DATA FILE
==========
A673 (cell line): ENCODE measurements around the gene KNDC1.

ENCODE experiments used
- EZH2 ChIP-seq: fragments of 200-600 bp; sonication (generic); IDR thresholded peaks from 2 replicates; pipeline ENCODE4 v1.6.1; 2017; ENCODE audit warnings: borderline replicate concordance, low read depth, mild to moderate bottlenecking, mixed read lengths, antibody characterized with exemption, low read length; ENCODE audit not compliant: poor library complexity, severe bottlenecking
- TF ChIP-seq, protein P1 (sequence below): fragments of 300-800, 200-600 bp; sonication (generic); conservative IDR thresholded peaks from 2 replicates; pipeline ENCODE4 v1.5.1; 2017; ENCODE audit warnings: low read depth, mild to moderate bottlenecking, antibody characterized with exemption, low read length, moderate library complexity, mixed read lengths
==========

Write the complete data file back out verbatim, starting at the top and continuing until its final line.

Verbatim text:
A673 (cell line): ENCODE measurements around the gene KNDC1.

ENCODE experiments used
- EZH2 ChIP-seq: fragments of 200-600 bp; sonication (generic); IDR thresholded peaks from 2 replicates; pipeline ENCODE4 v1.6.1; 2017; ENCODE audit warnings: borderline replicate concordance, low read depth, mild to moderate bottlenecking, mixed read lengths, antibody characterized with exemption, low read length; ENCODE audit not compliant: poor library complexity, severe bottlenecking
- TF ChIP-seq, protein P1 (sequence below): fragments of 300-800, 200-600 bp; sonication (generic); conservative IDR thresholded peaks from 2 replicates; pipeline ENCODE4 v1.5.1; 2017; ENCODE audit warnings: low read depth, mild to moderate bottlenecking, antibody characterized with exemption, low read length, moderate library complexity, mixed read lengths